Sometimes Winston would momentarily cease from his incessant munching to look up at the world around him. Above the tree, on which he lived, was the sky, below the dirt. He never saw his parents and he didn’t know where he had come from so he began to think that he had evolved by chance or perhaps he had even created himself. But he didn’t think about these things for too long before he was back to munching.

Sometimes, he saw some shadowy shapes flitting about, but he dismissed them as figments of his imagination, as they were not of his earthbound world.

Then to his surprise, one day a butterfly alighted next to him. Winston looked up from his munching for a minute. “Who are you?”

“Don’t you recognize your own kind? I’m a butterfly. And so will you be. One day you will fly in the wind and visit flowers to eat their pollen.”

“Pollen? I only eat leaves. Eating leaves is all I know and all I want to know.

Me? A butterfly? Nah, I’m a caterpillar – period. Now excuse me, I have to get back to my munching.”

The butterfly patiently tried to explain, “It works like this: First you spin the cocoon, then you wait for some weeks, then you wake up one day hatching out of it. Blood starts to flow through your wings and soon you are airborne.”

“Sounds like a fairy tale to me. Like frog turns to prince by kissing a maiden.”

“Ok, doubter, have it your way. I’m outta here,” the butterfly said as he flew off.

Winston returned to his munching. Even though a voice inside him told him to build that cocoon, he shrugged it off.

I’m too busy making a living munching to build a cocoon. He thought to himself.

The sad ending of the story is that Winston froze to death during the winter. The leaves that he loved to munch so much had withered and fluttered to the ground and Winston soon joined them.

Does this parable sound familiar? Some people are like Winston — so busy trying to make a living that they don’t take time to prepare for their eternal future.

How sad when some refuse Jesus’ gift of eternal life. The realities of the Sprit World are far greater than the amazing metamorphosis of the butterfly.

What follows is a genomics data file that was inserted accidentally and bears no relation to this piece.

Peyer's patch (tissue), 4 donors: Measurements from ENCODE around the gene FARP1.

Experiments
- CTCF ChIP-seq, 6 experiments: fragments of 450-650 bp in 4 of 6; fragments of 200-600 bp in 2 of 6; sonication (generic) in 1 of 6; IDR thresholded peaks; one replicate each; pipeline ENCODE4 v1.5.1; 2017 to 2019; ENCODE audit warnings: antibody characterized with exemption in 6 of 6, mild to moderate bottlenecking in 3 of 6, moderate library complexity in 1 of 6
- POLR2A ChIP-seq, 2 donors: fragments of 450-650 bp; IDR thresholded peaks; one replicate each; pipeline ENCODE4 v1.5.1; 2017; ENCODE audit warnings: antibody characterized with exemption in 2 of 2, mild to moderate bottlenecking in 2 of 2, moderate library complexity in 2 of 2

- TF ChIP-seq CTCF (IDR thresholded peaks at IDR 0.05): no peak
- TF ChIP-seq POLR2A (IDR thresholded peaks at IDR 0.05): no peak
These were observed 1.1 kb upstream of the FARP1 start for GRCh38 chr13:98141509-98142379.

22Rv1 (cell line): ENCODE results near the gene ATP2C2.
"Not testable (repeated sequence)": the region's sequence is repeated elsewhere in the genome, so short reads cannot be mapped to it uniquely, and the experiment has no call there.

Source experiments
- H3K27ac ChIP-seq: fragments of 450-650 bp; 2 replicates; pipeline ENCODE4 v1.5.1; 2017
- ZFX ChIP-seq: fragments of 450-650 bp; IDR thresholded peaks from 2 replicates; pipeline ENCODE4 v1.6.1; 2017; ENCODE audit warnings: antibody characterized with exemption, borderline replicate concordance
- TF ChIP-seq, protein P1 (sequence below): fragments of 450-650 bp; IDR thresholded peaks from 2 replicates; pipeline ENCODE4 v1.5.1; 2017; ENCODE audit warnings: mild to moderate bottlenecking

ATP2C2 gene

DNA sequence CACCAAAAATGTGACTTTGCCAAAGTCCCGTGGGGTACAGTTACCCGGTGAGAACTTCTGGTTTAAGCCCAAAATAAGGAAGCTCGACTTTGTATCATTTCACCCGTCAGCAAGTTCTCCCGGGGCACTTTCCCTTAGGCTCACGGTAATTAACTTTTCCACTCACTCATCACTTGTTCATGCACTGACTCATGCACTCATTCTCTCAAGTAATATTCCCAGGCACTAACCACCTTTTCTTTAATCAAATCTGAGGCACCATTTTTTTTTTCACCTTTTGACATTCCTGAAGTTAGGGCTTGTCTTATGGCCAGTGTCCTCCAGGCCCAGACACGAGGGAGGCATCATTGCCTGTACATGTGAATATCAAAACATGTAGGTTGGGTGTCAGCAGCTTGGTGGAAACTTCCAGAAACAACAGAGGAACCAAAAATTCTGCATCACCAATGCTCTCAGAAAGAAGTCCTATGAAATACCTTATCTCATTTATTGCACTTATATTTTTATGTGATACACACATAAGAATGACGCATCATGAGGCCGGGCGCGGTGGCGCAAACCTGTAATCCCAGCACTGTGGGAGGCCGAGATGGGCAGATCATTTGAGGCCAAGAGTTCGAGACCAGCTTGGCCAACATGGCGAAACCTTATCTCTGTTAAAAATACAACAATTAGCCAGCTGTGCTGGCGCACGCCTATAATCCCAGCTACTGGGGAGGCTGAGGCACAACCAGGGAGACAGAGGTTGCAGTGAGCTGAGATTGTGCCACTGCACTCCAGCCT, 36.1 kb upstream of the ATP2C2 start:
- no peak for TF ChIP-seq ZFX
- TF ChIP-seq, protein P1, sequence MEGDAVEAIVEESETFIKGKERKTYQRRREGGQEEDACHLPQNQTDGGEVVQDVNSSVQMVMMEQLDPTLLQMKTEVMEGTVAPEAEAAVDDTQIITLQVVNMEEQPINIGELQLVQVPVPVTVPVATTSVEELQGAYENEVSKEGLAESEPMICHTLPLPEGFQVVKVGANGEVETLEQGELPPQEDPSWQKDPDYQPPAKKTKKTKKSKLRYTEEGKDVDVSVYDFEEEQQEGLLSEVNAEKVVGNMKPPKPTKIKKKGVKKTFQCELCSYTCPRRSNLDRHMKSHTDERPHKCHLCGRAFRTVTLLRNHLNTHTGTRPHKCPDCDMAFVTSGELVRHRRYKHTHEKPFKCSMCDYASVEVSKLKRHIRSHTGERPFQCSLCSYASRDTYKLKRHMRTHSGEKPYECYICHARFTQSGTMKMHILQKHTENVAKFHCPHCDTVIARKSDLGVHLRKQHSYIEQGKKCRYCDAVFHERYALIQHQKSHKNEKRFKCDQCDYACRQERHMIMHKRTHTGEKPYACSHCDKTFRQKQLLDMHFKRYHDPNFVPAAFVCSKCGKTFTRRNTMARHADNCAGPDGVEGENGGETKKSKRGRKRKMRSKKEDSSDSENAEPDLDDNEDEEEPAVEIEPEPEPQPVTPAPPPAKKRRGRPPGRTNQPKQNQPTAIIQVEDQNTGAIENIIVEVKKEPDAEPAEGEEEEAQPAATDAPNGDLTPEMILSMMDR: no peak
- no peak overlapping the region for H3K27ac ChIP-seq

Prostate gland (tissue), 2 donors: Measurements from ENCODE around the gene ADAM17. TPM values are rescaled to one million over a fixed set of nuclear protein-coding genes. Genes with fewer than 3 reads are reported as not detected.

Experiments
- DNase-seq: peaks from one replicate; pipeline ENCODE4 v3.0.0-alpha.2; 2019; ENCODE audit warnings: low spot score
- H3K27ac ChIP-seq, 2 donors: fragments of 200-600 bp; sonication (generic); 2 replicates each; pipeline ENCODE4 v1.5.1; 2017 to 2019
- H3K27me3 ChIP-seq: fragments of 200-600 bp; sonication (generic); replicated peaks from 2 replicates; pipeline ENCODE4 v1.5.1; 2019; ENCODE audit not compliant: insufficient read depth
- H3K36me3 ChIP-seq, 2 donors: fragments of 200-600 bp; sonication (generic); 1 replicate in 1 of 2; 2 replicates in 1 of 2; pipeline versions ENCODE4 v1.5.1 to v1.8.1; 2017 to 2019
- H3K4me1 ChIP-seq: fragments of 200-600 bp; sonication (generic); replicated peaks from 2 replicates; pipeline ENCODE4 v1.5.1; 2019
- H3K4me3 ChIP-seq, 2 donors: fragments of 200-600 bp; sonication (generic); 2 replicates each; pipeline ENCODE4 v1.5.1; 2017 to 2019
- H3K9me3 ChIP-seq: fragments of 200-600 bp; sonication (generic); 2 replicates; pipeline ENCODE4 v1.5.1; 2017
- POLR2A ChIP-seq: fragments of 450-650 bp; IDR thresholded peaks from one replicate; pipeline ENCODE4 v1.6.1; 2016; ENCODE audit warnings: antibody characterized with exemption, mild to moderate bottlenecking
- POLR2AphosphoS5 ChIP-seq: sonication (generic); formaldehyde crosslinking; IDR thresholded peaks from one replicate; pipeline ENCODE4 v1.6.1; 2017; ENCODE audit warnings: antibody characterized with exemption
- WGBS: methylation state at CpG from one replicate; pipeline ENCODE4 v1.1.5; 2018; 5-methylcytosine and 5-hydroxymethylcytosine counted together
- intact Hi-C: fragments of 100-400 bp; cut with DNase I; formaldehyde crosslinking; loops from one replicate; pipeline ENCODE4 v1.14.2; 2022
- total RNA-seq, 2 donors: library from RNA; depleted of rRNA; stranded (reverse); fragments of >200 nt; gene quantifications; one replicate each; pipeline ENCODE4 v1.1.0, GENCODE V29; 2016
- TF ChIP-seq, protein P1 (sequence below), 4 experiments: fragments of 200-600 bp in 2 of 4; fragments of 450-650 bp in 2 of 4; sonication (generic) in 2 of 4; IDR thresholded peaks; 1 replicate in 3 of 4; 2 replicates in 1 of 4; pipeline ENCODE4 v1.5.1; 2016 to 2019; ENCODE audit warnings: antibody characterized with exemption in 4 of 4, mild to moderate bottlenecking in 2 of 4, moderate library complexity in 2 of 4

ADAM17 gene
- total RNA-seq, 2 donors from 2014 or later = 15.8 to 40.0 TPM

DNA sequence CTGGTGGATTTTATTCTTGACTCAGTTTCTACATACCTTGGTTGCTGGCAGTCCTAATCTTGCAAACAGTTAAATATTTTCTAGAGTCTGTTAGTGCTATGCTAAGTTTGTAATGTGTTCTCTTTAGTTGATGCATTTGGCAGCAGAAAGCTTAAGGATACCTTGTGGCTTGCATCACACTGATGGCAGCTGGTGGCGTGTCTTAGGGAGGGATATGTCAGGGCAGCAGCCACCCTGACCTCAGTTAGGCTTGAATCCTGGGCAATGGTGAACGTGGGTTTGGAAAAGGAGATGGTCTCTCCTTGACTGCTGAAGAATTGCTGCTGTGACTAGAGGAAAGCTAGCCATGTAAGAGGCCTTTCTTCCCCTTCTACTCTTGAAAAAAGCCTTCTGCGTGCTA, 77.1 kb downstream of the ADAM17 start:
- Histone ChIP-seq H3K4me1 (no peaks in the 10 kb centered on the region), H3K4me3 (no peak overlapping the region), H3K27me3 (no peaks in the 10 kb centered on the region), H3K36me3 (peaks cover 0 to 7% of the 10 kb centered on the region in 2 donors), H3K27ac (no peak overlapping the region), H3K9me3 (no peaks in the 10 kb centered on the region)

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The Butterfly Collector

The Butterfly Collector
By Curtis Peter van Gorder

A photo of our butterfly visitor on Christmas Day
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As I was researching material for a short story I was writing about an eccentric antique dealer who collected rare butterflies and stories about the same, I came across a fascinating website that revealed a rich resource of true miracle stories involving butterflies.
http://butterflywebsite.com/discover/stories.cfm

I was amazed at the vast quantity of such stories – some 340 pages worth relating hundreds of experiences! -And these were only the stories that had been sent in. How many more stories went untold of butterflies that had changed someone’s life? One thing that struck me was how big of an impact the tiny butterfly has had on the lives of us mortals throughout the ages. How incredible it is that such a small insect with such a brief lifespan of only 2-3 weeks has touched our emotions and psyche so deeply. In this regard, their lives are reminiscent of Christ’s brief 3 years of earthly ministry before his triumph over the grave.

Almost every culture has stories or legends about butterflies as symbolic of the soul. For example, according to people of certain areas of Mexico, Monarch butterflies carry the spirits of dead ancestors to visit. They arrive each year on (or near) the Day of the Dead (November 2), to visit and to take the souls of the newly-departed away with them. For the ancient Greeks, the transformation of butterfly from pupa to adult was a metaphor of the soul’s resurrection and immortality. The experiences I read on this site seemed to legitimize the legends.